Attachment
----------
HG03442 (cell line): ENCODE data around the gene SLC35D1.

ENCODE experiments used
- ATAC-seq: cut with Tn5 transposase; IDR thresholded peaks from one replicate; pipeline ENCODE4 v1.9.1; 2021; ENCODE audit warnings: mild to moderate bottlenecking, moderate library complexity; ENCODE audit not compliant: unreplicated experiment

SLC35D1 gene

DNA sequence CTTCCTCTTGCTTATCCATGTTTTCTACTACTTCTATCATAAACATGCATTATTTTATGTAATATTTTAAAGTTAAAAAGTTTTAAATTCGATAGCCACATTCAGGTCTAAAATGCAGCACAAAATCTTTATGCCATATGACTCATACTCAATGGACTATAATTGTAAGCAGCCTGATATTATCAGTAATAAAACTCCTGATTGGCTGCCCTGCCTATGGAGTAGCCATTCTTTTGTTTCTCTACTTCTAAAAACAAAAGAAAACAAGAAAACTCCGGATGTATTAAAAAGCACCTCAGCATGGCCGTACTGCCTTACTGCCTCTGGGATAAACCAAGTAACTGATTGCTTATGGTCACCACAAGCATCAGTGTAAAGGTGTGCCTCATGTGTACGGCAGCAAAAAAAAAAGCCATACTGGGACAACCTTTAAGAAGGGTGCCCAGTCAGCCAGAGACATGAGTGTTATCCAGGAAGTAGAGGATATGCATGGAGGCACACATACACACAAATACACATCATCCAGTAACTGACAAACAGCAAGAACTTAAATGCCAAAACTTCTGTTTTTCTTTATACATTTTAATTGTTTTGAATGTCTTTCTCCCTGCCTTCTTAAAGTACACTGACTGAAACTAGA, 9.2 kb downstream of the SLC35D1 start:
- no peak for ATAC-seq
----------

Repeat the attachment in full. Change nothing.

HG03442 (cell line): ENCODE data around the gene SLC35D1.

ENCODE experiments used
- ATAC-seq: cut with Tn5 transposase; IDR thresholded peaks from one replicate; pipeline ENCODE4 v1.9.1; 2021; ENCODE audit warnings: mild to moderate bottlenecking, moderate library complexity; ENCODE audit not compliant: unreplicated experiment

SLC35D1 gene

DNA sequence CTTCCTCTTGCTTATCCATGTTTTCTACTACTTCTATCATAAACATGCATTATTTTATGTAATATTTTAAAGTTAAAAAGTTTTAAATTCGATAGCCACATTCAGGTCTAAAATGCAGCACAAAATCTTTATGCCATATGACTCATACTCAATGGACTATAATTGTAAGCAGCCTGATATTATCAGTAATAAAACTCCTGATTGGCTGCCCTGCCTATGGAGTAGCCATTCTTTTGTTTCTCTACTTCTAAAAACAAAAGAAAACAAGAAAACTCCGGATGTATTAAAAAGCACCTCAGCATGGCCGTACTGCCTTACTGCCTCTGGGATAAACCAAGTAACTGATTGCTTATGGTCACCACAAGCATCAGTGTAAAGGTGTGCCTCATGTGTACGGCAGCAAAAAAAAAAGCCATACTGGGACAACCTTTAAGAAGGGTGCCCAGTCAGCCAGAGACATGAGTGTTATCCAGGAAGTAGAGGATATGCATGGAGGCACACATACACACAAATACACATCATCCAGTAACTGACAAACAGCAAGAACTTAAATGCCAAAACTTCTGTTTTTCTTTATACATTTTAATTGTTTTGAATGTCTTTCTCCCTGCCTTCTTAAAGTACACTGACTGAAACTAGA, 9.2 kb downstream of the SLC35D1 start:
- no peak for ATAC-seq